Crucial to the identity of the Jeep brand, the original Willys-Overland Quad entered service with the US Army during World War 2. Jeep claims, with some credibility, that this car represents the genesis of the modern SUV. It became a civilian vehicle in 1945.

The first Cherokee was launched in 1974. It became a unitary design with the second-generation XJ in 1984, living for almost two decades and selling strongly. The XJ was replaced by the KJ Cherokee in 2002 and rechristened Liberty in the US.

Matt Saunders Autocar

Matt Saunders

Road test editor
Chrome-painted roof rails are standard on the new Cherokee

You wouldn’t know from looking at the new Cherokee that it comes from very traditional 4x4 stock. The brusque, boxy styling of old has been jettisoned, however, in favour of something far less utilitarian – and far more aerodynamic.

For those with long memories, there are styling nods to past generations in the prominent seven-slot grille and trapezoidal wheel arches, but otherwise the new model is every bit the modern crossover to behold. Which is fitting, because the architecture beneath it is hardly military grade. The Cherokee is now built on what Chrysler calls the Compact US Wide platform, a modular piece of hot-stamped, high-strength steel which, in a different configuration, also underpins the Alfa Romeo Giulietta.

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Unsurprisingly, adopting Fiat’s hatchback-purposed underpinnings fundamentally changes the nature of the car. Engines are now mounted transversely and a more heavy-duty 4WD system is relegated to the ‘seen but not heard’ end of the options list.

At entry level, the Cherokee is front-wheel drive and has less ground clearance than a Nissan Qashqai. The engine is also Fiat-sourced, with the 2.0-litre, four-cylinder MultiJet diesel unit offered in 138bhp output and mated as standard to a six-speed manual gearbox, while a 2.2-litre Multijet engine comes with 183bhp or 197bhp also is paired to a new nine-speed automatic. There’s also a 3.2-litre Pentastar V6 petrol engine, but you’ll need to special-order one of the very few Trailhawk editions to experience it.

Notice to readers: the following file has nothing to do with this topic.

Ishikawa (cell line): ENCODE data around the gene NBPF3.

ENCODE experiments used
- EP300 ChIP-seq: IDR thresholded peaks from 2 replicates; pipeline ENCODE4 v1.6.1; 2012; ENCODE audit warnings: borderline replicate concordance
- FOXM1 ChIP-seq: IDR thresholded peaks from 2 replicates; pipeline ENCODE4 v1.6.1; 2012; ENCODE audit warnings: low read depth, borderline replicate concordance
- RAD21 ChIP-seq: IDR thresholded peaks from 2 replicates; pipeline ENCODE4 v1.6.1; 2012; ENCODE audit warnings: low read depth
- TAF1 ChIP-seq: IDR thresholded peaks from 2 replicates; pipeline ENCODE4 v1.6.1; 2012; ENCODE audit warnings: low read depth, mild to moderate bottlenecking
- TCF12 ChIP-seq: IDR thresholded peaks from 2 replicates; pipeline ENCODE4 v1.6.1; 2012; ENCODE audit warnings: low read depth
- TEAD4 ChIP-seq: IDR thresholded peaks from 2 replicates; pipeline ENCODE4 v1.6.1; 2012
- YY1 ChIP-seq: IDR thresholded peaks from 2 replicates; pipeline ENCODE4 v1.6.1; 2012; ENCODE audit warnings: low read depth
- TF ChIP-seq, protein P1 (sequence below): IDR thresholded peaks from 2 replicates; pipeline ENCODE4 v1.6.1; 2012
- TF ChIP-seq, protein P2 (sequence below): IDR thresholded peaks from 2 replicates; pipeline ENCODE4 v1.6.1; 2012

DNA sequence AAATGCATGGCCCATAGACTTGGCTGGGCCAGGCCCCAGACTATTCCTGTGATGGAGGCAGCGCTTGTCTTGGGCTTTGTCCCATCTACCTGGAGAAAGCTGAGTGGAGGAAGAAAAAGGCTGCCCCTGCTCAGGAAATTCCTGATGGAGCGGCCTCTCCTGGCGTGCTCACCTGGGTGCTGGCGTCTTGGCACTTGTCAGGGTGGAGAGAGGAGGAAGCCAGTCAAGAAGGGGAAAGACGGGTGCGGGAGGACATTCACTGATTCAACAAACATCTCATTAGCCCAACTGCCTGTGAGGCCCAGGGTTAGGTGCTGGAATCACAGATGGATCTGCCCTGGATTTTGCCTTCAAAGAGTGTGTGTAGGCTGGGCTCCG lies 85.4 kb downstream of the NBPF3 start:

Jeep rather bends the size rules of the segment in order to claim the Cherokee is the first mid-size SUV to feature a nine-speed automatic transmission (in our eyes, the Range Rover Evoque earned those bragging rights months before and now its commonplace), but, that aside, it’s still the standout component on an otherwise run-of-the-mill package.

The ZF-developed unit is available exclusively on the more powerful variants of the diesel engine (and the 3.2-litre V6) and is intended to improve fuel efficiency, reduce emissions and enhance performance by providing the engine with just the right ratio for any given situation.

Inside, there are four gear sets and six shift elements of multi-plate clutches, dog clutches and brakes, only three of which are open at any one time in order to reduce drag losses. Jeep claims first gear is specifically designed for “aggressive launches”, while the four ratios at the opposite end of the transmission are overdrive gears intended to improve economy and dampen noise, vibration and harshness at source.

In addition, there are 40 individual shift maps contained in the software code behind the cogs, ensuring that the engine can take advantage of the extra gears at its disposal. That in itself is a good thing, because Jeep has opted not to fit paddles to the steering wheel Instead, manual shifts are by taps of the gear selector — the old-fashioned way.

All Cherokees come with MacPherson struts at the front and a multi-link set-up at the back, and electric power replaces hydraulic in the steering department. You can also opt for Jeep’s Active Drive I four-wheel drive set-up. It’s an on-demand system that uses a wet clutch to send power to the rear wheels. The brand’s Selec-Terrain traction control system comes attached.

While those wanting a more rugged four-wheel-drive system can choose the slightly more potent Active Drive II – which offers a two-speed power transfer unit for low-range flexibility.

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